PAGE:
NAIROBI, March 29 (Xinhua) -- The International Coffee Organization (ICO) on Friday announced measures aimed at improving the global coffee prices.
Jose Sette, executive director of ICO, said the organization is mobilizing financial resources from the private sector and donors to support the sector, promoting coffee consumption and advocating the importance of coffee sector.
"We intend to ensure that the international coffee community not only receives a fair living income but also long term sustainability of the global coffee sector," Sette told journalists at the end of a five-day conference in Nairobi.
Sette said the organization has lined up series of consultative meetings this year in partnership with the International Fund for Agricultural Development (IFAD) during the relevant international forums.
"The meetings will be held in May, June and September in Italy, Belgium and Britain respectively," Sette said.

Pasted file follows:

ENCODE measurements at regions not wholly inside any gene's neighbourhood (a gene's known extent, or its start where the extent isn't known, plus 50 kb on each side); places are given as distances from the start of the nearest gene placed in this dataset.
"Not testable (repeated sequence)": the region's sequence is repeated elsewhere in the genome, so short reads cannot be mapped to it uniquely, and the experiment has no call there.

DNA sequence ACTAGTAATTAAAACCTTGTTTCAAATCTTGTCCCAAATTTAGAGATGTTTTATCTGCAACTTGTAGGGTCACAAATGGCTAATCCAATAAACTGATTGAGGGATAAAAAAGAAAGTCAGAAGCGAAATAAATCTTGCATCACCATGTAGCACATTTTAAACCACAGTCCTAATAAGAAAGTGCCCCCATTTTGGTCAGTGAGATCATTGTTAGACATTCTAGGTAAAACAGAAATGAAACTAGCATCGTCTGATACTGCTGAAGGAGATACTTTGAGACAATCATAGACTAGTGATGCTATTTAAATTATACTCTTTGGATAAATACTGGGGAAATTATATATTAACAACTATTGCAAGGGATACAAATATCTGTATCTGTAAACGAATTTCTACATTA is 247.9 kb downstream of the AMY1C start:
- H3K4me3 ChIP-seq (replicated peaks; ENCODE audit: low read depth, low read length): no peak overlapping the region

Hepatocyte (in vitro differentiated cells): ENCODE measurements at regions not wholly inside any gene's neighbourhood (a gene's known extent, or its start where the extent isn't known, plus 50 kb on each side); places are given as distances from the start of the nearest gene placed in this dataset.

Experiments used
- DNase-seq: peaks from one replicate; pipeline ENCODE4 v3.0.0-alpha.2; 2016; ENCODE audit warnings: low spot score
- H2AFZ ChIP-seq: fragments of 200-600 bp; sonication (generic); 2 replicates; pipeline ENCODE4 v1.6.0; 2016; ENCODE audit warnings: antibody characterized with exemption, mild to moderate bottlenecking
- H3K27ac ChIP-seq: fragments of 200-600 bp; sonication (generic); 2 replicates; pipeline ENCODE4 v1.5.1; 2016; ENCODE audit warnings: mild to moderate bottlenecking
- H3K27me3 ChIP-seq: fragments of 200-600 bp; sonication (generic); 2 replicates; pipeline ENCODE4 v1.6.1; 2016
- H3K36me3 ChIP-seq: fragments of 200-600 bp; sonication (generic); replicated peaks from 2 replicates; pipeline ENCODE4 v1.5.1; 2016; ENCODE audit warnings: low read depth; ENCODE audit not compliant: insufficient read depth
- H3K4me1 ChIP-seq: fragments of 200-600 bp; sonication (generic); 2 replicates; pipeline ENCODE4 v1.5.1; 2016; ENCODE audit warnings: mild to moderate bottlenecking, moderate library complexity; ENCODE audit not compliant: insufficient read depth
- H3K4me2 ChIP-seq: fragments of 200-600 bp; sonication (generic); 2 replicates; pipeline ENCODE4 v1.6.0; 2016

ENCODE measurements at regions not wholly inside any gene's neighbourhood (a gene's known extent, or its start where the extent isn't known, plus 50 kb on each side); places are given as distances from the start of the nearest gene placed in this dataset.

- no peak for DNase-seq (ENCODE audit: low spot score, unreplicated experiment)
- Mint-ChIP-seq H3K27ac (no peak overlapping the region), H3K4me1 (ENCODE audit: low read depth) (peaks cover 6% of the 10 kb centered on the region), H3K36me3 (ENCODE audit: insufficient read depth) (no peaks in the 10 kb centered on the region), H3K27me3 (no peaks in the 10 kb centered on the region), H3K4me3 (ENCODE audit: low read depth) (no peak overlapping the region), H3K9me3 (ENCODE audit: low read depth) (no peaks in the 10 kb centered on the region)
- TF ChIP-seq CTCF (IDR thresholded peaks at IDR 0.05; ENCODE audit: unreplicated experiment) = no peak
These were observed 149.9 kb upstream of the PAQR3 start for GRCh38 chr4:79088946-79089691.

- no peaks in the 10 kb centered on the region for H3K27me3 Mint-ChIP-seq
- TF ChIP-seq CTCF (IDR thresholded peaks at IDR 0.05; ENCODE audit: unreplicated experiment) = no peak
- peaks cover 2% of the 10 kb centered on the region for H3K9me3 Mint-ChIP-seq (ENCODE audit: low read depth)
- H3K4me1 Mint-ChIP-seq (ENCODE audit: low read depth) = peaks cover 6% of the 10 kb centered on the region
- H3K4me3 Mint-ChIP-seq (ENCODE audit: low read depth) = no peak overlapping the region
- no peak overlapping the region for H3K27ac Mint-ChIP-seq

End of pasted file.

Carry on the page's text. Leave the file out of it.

The ICO, he said, is building a strong sector wide dialogue by engaging coffee stakeholders, development partners and civil society with the objective of identifying solutions, building consensus and setting measurable commitments towards a sustainable future for coffee growers and meet the Sustainable Development Goals (SDGs).
The 124th conference that was opened by President Uhuru Kenyatta was attended by 4,500 delegates from all parts of the world.
According to the official, the global coffee consumption continues to grow at a healthy rate of 2 percent annually but millions of coffee growers have to sell their coffee at prices that have fallen by over 30 percent in the past two years.
He said that Asia that was originally a tea consumption region is the new emerging coffee consumption market.
Sette observed that whereas the consumption in Asia has reached 4 percent, the global consumption rate is still 2 percent, signs that production is in crisis while consumption is increasing.
Sette noted that many farmers are unable to cover even their production costs due to reduced use of inputs and maintenance of coffee trees.
"This is the cause of decreased output and lower quality, food insecurity and access to basic services amongst farmers, rural impoverishment and increased migration to urban areas and developed countries," he added.
Sette revealed that the current downward trend in prices is not expected to reverse in the near future and may even force some countries to abandon growing the cash crops due to climate change, pests and disease.